Korea’s gender-wage gap widest

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Korea’s gender-wage gap widest

The wage gap between Korean male and female workers is the highest among key industrialized economies, a report by the Organization for Economic Cooperation and Development showed yesterday.

The report, released to mark this year’s International Women’s Day, revealed that of the 21 OECD countries checked, South Korea had the widest disparity between genders.

The report was based on reference data collected from the 21 countries compiled from 2003 through 2006, with OECD members such as Turkey, Mexico, Iceland and the Slovak Republic not being tallied.

According to the findings, women employed as regular workers received on average 38 percent less than their male counterparts. This is far higher than the average for the OECD members checked that stood at 17.6 percent.

Japan came in second in terms of wage disparity, with women making 33.0 percent less than men, followed by Germany, Canada and Britain.

The difference in Germany stood at 23.0 percent, while that for Canada and Britain reached 21.0 percent each.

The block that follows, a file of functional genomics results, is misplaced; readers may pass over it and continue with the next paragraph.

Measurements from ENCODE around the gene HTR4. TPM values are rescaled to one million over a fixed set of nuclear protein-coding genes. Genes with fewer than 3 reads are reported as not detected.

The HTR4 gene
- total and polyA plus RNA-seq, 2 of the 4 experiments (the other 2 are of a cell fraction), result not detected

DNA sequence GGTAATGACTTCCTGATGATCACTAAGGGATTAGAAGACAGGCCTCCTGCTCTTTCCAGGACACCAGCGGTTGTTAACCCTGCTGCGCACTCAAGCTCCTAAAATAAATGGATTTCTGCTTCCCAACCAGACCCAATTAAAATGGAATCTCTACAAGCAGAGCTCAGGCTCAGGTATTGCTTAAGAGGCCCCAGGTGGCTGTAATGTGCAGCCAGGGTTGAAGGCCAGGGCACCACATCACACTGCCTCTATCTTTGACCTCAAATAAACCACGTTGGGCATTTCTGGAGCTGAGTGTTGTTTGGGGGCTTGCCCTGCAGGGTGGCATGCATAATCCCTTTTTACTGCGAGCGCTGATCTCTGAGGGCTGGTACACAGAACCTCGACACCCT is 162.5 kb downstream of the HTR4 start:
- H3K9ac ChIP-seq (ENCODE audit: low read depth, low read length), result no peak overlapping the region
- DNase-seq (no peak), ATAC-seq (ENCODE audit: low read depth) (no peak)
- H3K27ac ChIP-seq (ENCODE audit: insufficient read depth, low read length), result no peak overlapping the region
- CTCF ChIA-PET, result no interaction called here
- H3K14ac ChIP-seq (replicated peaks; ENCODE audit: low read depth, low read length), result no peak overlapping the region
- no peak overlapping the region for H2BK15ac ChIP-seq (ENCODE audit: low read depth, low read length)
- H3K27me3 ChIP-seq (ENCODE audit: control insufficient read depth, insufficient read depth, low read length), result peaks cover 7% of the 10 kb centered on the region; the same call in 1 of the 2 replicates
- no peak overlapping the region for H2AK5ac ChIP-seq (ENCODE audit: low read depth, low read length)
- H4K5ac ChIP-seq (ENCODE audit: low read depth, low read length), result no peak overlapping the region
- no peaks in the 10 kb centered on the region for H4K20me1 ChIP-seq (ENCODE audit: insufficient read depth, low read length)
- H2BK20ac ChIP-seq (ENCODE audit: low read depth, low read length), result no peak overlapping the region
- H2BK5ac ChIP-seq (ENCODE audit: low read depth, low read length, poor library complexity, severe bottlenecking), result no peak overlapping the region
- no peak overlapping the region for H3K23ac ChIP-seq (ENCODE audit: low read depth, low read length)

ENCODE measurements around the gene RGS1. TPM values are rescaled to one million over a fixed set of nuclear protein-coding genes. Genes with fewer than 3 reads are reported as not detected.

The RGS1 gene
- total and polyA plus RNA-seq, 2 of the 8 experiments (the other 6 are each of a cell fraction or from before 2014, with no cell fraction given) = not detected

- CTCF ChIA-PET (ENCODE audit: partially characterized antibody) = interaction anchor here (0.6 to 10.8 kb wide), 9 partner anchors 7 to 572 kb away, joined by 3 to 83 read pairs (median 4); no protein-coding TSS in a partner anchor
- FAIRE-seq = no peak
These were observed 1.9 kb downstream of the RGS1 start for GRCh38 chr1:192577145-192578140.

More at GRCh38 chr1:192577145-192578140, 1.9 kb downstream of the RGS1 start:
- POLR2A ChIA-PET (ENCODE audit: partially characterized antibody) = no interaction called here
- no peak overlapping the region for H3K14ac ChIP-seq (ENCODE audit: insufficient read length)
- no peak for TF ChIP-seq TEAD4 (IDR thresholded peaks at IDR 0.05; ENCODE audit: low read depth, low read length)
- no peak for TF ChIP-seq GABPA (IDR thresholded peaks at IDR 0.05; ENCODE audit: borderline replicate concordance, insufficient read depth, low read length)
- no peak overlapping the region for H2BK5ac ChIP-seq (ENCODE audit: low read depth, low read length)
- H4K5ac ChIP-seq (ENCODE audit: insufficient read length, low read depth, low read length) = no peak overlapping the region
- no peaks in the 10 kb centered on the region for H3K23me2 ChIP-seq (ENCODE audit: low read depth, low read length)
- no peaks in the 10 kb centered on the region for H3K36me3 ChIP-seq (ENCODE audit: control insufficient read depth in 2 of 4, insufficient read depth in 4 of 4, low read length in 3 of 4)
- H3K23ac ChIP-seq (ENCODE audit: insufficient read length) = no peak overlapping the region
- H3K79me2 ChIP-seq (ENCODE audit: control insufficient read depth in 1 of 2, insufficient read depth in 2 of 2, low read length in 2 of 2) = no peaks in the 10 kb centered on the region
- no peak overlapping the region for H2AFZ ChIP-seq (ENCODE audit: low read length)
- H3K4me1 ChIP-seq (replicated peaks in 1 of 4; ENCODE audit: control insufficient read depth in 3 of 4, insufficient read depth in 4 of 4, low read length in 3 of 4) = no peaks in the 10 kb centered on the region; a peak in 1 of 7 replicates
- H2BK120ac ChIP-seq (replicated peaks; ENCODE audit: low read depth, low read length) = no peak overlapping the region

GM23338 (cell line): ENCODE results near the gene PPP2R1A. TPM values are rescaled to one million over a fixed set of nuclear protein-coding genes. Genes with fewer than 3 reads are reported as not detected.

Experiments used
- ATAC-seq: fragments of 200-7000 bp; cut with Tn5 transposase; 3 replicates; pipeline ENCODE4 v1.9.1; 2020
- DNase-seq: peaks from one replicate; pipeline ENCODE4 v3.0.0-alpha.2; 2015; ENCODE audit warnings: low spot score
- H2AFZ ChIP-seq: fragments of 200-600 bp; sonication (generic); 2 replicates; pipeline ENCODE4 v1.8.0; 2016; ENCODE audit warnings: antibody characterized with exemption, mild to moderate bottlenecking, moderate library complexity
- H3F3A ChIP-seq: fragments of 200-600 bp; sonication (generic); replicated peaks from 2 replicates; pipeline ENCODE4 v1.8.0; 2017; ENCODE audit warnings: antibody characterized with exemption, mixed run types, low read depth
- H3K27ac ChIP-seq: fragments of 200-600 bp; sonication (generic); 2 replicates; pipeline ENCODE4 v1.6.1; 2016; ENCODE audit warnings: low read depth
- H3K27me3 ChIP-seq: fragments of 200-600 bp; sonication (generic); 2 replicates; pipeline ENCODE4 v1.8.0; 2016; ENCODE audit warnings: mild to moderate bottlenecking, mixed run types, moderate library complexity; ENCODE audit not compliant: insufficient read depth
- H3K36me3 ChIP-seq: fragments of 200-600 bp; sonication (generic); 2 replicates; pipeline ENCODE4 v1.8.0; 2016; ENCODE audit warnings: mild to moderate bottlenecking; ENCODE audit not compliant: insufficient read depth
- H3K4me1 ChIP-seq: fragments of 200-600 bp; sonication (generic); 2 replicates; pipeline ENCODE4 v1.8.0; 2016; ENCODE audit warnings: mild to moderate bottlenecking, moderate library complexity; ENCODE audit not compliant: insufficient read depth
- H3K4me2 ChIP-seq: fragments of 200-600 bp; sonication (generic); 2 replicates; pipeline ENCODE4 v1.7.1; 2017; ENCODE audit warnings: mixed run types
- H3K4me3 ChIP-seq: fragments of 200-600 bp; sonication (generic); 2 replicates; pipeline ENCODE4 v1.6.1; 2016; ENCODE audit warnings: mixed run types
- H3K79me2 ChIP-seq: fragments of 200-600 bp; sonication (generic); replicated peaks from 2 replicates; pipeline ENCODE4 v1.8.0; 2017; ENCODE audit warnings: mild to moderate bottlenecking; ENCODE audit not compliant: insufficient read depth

For the United States, the average wage gap was 19.0 percent, with Belgium having the least disparity with a male employee making 9.3 percent more than a female.

“The disparity in wages reflects the male-oriented nature of the country’s workplace, but there have been steady gains to reduce the gap,” a Ministry of Strategy and Finance official said.

He added that more up-to-date data showed that the wage gap between men and women workers has decreased since 2006 as women make inroads into higher managerial and executive level posts.

The Paris-based OECD is made up of 30 members, with South Korea having joined the organization in 1996.

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